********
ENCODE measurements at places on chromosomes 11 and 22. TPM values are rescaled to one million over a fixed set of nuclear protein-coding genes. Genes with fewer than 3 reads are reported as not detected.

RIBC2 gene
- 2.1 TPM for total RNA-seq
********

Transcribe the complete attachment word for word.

ENCODE measurements at places on chromosomes 11 and 22. TPM values are rescaled to one million over a fixed set of nuclear protein-coding genes. Genes with fewer than 3 reads are reported as not detected.

RIBC2 gene
- 2.1 TPM for total RNA-seq